22 Psychological Treatment Currently no treatment that consistently and permanently alleviates pain for all patients Currently no treatment that consistently and permanently alleviates pain for all patients Management of chronic pain often depends on the readiness and abilities of the client (Jensen et al., 2003) Management of chronic pain often depends on the readiness and abilities of the client (Jensen et al., 2003) Primary goal is to improve function rather than alleviate pain Primary goal is to improve function rather than alleviate pain Effective management is achieved most readily using a multidisciplinary approach (Turk and Stieg, 1987) Effective management is achieved most readily using a multidisciplinary approach (Turk and Stieg, 1987) Should be customized to the patient (Turk, 1990) Should be customized to the patient (Turk, 1990) Treatment varies, but is usually planned for about 10 to 12 sessions Treatment varies, but is usually planned for about 10 to 12 sessions

23 Psychological Treatment (Turk, 2002) Problem-oriented Problem-oriented Educational Educational Collaborative Collaborative Uses clinic and home practice for skill-building Uses clinic and home practice for skill-building Encourages expression and management of feelings that impair rehabilitation Encourages expression and management of feelings that impair rehabilitation Addresses relationships among thoughts, feelings, behaviour, and physiology Addresses relationships among thoughts, feelings, behaviour, and physiology Anticipates setbacks and teaches clients how to manage these Anticipates setbacks and teaches clients how to manage these

24 Psychological Treatment Involves evaluating and correcting maladaptive beliefs, appraisals, and schemas to alleviate mood symptoms and increase coping behaviour Involves evaluating and correcting maladaptive beliefs, appraisals, and schemas to alleviate mood symptoms and increase coping behaviour Training in relaxation techniques, such as abdominal breathing, visualization, and progressive muscle relaxation to reduce anxiety that typically magnifies pain signals Training in relaxation techniques, such as abdominal breathing, visualization, and progressive muscle relaxation to reduce anxiety that typically magnifies pain signals Treatment attempts to increase behaviours associated with pain self-management, such as adaptive coping, exercise program participation, and improved communication with providers Treatment attempts to increase behaviours associated with pain self-management, such as adaptive coping, exercise program participation, and improved communication with providers Focuses on increasing self-efficacy Focuses on increasing self-efficacy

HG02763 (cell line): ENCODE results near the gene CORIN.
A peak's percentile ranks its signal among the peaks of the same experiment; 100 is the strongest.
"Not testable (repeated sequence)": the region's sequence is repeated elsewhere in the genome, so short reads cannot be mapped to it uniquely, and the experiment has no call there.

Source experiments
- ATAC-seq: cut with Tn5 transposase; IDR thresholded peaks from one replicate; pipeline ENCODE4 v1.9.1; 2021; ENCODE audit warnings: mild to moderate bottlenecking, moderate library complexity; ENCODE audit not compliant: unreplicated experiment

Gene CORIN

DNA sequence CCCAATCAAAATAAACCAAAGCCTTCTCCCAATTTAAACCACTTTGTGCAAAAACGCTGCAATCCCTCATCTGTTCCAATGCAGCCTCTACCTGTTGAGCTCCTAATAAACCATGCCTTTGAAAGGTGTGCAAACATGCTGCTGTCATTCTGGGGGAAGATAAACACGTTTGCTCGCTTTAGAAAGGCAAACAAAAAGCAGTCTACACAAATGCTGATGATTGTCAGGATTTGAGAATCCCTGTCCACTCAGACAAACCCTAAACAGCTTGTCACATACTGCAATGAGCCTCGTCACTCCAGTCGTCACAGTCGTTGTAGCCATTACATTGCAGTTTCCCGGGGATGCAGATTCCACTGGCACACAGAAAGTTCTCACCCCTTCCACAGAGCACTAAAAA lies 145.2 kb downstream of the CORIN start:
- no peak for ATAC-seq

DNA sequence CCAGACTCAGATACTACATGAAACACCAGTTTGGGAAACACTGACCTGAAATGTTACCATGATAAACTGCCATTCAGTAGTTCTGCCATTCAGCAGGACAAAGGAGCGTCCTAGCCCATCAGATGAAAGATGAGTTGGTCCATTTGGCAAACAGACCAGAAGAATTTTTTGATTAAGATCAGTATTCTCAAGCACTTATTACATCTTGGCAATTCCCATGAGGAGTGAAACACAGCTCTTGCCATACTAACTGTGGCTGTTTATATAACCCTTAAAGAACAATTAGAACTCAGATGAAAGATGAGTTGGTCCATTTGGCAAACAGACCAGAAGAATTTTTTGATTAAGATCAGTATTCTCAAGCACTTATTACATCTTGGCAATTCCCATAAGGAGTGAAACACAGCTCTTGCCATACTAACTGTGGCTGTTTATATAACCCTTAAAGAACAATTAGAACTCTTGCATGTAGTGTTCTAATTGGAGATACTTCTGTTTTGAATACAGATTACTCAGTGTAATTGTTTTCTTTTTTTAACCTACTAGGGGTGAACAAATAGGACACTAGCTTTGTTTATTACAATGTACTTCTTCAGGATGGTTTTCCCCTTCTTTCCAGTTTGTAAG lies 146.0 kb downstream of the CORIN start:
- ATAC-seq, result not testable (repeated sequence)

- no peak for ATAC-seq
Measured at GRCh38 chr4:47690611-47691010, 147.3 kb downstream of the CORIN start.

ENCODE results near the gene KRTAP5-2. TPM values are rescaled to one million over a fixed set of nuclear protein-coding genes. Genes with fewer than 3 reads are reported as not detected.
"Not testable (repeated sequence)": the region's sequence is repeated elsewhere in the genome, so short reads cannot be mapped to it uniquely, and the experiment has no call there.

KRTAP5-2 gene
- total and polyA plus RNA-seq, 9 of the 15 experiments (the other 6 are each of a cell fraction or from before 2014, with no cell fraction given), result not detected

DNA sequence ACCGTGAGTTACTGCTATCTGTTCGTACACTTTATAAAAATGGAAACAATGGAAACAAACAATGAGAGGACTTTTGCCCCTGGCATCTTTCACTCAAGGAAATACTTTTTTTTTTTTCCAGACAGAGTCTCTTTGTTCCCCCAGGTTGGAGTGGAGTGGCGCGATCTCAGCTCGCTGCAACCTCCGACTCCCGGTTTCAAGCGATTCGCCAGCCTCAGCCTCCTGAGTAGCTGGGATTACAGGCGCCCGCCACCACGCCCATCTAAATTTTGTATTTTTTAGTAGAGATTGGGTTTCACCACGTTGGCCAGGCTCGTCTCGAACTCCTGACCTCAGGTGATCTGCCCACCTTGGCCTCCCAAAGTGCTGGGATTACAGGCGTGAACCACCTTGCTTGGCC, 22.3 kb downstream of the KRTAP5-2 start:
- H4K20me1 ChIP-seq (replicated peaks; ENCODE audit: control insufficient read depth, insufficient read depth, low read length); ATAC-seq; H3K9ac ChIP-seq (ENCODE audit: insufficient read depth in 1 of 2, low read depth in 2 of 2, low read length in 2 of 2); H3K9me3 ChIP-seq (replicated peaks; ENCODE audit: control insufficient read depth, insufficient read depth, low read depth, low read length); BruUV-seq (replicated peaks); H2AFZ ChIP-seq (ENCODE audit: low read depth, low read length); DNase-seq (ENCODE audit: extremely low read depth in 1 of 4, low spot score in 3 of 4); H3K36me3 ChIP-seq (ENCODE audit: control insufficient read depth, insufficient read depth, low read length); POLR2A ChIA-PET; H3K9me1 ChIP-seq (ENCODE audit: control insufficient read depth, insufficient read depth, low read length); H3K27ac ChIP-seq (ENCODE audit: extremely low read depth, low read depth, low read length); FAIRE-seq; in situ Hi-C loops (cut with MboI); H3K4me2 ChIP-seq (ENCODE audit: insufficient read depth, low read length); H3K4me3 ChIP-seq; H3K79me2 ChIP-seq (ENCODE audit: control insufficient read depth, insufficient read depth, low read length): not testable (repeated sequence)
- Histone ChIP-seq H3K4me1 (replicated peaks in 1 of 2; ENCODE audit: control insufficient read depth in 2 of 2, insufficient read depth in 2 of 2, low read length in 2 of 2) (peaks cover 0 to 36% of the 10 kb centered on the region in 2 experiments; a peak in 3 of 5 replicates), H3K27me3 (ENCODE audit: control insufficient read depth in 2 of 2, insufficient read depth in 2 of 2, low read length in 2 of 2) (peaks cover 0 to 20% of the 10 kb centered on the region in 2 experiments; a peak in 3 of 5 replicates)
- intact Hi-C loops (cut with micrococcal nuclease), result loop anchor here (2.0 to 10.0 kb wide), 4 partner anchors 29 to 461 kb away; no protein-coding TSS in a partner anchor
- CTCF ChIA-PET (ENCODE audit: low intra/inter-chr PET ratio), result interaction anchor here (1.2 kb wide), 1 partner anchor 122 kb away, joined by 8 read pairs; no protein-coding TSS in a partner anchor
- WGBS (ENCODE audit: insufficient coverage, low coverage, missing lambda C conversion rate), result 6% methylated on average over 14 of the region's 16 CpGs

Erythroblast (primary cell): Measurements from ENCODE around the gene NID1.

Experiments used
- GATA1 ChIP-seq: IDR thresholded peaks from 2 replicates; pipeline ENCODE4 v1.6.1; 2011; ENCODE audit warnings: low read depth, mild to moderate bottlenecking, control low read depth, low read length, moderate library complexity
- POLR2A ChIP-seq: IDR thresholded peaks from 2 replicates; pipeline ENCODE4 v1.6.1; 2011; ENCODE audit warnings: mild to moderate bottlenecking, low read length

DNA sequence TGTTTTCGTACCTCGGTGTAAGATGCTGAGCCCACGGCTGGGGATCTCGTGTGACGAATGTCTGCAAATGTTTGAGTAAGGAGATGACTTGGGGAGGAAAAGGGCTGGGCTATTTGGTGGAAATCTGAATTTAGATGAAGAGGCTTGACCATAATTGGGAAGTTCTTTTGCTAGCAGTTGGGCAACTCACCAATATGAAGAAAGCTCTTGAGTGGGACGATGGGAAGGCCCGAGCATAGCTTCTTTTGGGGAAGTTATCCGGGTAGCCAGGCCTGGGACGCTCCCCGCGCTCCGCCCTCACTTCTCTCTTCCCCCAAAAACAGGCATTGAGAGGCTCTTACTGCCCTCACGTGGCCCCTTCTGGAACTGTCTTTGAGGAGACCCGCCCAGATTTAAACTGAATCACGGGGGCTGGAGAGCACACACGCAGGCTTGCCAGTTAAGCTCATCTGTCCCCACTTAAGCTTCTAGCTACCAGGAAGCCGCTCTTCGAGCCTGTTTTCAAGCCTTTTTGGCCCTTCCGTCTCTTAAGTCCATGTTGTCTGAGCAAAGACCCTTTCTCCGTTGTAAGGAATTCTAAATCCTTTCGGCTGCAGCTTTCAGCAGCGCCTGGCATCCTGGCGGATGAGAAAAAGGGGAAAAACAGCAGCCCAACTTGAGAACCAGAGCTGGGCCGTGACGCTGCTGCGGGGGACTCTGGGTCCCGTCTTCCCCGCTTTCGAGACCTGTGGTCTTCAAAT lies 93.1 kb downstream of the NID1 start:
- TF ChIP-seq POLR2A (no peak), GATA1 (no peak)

25 References Fordyce, W. (1988). Pain and suffering: a reappraisal. American Psychologist, 43, 276-283. Fordyce, W. (1988). Pain and suffering: a reappraisal. American Psychologist, 43, 276-283. Jensen, M., Nielson, W., Turner, J., Romano, J., and Hill, M. (2003). Readiness to self-manage pain is associated with coping and with psychological and physical functioning among patients with chronic pain. Pain, 104, 529-537. Jensen, M., Nielson, W., Turner, J., Romano, J., and Hill, M. (2003). Readiness to self-manage pain is associated with coping and with psychological and physical functioning among patients with chronic pain. Pain, 104, 529-537. Turk, D. (2002). A cognitive-behavioral perspective on treatment of chronic pain patients. In Gatchel, R. & Turk, D. (Eds.) Psychological Approaches to Pain Management: A Practitioners Handbook. New York, The Guilford Press. Turk, D. (2002). A cognitive-behavioral perspective on treatment of chronic pain patients. In Gatchel, R. & Turk, D. (Eds.) Psychological Approaches to Pain Management: A Practitioners Handbook. New York, The Guilford Press.

26 References Turk, D. & Monarch, E. (2002). Biopsychosocial perspective on chronic pain. In Gatchel, R. & Turk, D. (Eds.) Psychological Approaches to Pain Management: A Practitioners Handbook. New York: The Guilford Press. Turk, D. & Monarch, E. (2002). Biopsychosocial perspective on chronic pain. In Gatchel, R. & Turk, D. (Eds.) Psychological Approaches to Pain Management: A Practitioners Handbook. New York: The Guilford Press. Turk, D. (1990). Customizing treatment for chronic pain patients: who, what, and why. Clinical Journal of Pain, 6, 255-270. Turk, D. (1990). Customizing treatment for chronic pain patients: who, what, and why. Clinical Journal of Pain, 6, 255-270. Turk, D., & Stieg, (1987). Chronic pain: the necessity of interdisciplinary communication. The Clinical Journal of Pain, 3, 163-167. Turk, D., & Stieg, (1987). Chronic pain: the necessity of interdisciplinary communication. The Clinical Journal of Pain, 3, 163-167.